Computers & Chemical Engineering 07/2014; DOI:10.1016/j.compchemeng.2014.06.005 · 2.45 Impact Factor
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    ABSTRACT: This paper describes autonomous racing of RC race cars based on mathematical optimization. Using a dynamical model of the vehicle, control inputs are computed by receding horizon based controllers, where the objective is to maximize progress on the track subject to the requirement of staying on the track and avoiding opponents. Two different control formulations are presented. The first controller employs a two-level structure, consisting of a path planner and a nonlinear model predictive controller (NMPC) for tracking. The second controller combines both tasks in one nonlinear optimization problem (NLP) following the ideas of contouring control. Linear time varying models obtained by linearization are used to build local approximations of the control NLPs in the form of convex quadratic programs (QPs) at each sampling time. The resulting QPs have a typical MPC structure and can be solved in the range of milliseconds by recent structure exploiting solvers, which is key to the real-time feasibility of the overall control scheme. Obstacle avoidance is incorporated by means of a high-level corridor planner based on dynamic programming, which generates convex constraints for the controllers according to the current position of opponents and the track layout. The control performance is investigated experimentally using 1:43 scale RC race cars, driven at speeds of more than 3 m/s and in operating regions with saturated rear tire forces (drifting). The algorithms run at 50 Hz sampling rate on embedded computing platforms, demonstrating the real-time feasibility and high performance of optimization-based approaches for autonomous racing. Copyright © 2014 John Wiley & Sons, Ltd.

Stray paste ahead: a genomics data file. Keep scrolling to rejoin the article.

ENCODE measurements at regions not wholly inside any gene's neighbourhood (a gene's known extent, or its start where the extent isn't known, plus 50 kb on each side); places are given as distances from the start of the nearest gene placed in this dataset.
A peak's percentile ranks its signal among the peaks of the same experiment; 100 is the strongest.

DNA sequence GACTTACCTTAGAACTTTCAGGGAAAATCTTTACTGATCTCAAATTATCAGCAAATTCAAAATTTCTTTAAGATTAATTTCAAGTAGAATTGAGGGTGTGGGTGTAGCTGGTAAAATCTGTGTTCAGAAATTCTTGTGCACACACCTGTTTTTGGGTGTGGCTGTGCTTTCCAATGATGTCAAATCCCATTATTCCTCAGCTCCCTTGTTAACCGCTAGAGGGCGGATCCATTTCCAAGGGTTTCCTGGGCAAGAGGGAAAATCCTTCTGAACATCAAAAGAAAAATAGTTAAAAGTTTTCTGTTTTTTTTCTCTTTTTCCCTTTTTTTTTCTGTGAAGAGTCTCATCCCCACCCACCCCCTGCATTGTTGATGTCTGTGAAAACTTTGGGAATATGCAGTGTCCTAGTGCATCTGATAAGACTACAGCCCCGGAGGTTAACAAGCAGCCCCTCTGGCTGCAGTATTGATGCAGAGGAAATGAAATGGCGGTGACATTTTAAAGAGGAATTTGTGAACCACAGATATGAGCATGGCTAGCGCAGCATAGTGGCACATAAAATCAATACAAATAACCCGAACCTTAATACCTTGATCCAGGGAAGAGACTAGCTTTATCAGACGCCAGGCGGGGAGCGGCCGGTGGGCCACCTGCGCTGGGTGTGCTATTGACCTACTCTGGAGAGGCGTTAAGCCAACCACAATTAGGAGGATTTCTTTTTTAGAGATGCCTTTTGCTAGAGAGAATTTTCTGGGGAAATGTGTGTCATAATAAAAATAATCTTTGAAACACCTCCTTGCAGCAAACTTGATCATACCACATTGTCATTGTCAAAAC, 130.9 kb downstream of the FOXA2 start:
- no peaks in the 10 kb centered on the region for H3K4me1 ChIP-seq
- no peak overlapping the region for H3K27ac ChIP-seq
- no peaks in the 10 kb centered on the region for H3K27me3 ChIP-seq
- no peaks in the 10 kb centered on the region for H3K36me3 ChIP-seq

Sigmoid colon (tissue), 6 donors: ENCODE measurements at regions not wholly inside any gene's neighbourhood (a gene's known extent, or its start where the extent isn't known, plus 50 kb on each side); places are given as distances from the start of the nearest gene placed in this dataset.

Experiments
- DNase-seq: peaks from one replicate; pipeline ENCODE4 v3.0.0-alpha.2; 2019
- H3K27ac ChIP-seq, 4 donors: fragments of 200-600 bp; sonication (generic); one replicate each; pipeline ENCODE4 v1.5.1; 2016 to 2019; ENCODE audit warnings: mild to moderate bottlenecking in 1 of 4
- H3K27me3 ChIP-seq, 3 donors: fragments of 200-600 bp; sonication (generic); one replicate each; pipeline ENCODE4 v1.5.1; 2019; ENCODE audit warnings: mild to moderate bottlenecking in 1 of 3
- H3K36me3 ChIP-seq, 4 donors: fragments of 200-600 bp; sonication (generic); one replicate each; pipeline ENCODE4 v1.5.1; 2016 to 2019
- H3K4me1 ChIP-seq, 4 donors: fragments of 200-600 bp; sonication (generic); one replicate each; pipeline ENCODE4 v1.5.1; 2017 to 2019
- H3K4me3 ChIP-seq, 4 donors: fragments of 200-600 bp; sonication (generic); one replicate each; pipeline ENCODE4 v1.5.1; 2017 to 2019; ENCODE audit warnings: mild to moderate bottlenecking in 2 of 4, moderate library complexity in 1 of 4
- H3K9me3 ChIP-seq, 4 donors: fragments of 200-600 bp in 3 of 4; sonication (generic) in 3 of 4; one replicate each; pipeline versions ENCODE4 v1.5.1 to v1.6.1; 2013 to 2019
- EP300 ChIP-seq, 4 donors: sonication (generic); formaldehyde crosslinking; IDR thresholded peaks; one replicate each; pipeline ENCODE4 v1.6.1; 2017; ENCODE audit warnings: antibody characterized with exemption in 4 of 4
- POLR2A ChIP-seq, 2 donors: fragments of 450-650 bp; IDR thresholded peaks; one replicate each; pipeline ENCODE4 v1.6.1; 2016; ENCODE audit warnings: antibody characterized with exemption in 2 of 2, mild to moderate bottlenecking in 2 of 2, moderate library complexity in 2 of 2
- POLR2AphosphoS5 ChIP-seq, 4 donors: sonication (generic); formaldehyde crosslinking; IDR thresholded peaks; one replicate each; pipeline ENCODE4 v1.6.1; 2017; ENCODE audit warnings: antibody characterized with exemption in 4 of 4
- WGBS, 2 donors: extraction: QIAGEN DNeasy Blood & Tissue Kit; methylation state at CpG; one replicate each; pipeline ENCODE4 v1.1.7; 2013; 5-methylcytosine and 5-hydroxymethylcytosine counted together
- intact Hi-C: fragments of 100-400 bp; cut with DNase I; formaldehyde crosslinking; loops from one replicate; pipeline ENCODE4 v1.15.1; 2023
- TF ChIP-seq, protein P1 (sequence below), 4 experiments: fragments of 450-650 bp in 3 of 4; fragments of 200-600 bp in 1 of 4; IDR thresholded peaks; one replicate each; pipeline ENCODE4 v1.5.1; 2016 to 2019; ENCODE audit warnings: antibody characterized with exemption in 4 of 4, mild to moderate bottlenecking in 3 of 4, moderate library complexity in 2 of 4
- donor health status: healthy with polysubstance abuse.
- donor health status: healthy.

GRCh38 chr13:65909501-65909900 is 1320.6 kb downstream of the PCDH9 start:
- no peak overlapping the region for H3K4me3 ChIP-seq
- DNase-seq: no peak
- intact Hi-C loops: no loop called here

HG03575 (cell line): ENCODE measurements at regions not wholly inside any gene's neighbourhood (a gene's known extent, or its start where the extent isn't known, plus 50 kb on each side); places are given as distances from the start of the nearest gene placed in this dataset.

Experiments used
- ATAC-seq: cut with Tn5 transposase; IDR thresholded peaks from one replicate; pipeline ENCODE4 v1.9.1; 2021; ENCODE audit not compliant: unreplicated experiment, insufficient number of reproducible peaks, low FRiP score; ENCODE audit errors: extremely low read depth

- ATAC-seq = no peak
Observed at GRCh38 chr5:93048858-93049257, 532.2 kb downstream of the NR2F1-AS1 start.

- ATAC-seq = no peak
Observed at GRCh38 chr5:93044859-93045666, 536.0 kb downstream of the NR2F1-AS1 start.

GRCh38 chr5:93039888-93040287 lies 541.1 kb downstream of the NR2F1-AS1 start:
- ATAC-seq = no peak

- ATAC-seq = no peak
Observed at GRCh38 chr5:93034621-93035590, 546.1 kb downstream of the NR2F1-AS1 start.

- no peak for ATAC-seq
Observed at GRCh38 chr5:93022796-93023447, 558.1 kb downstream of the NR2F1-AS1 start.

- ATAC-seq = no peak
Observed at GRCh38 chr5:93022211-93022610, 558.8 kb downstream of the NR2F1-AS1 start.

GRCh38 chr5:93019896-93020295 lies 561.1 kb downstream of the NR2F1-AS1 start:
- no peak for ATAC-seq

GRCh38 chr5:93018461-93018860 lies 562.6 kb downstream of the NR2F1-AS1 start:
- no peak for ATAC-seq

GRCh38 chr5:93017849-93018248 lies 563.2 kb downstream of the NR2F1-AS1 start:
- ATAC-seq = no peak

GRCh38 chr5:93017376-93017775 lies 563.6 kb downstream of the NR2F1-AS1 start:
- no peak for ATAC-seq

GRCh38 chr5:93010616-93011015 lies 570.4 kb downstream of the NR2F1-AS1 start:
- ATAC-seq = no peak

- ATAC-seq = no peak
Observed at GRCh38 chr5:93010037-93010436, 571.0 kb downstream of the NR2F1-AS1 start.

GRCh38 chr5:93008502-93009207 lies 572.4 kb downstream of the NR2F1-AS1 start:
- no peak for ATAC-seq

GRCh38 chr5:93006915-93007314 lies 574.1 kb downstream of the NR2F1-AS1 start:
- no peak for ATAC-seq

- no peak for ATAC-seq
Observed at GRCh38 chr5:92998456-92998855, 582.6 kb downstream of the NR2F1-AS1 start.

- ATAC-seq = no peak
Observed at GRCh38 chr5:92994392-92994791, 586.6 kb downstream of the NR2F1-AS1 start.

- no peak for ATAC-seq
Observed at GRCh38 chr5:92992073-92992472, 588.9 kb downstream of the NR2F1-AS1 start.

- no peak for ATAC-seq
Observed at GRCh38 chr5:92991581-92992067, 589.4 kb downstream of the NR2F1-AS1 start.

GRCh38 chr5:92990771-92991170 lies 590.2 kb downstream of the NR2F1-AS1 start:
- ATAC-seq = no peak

Optimal Control Applications and Methods 07/2014; DOI:10.1002/oca.2123 · 1.06 Impact Factor
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    ABSTRACT: A recently proposed adaptive model predictive control algorithm is implemented in real time and its performance is verified experimentally on a quad-tank testbed. The algorithm relies on an iterative set membership identification procedure in order to provide a set of possible plant models at each time step. This set is then exploited by the model predictive controller in order to robustly enforce output constraints. The experimental results show that the algorithm provides good reference tracking performance while robustly satisfying output constraints for different operating conditions.
    2014 European Control Conference (ECC); 06/2014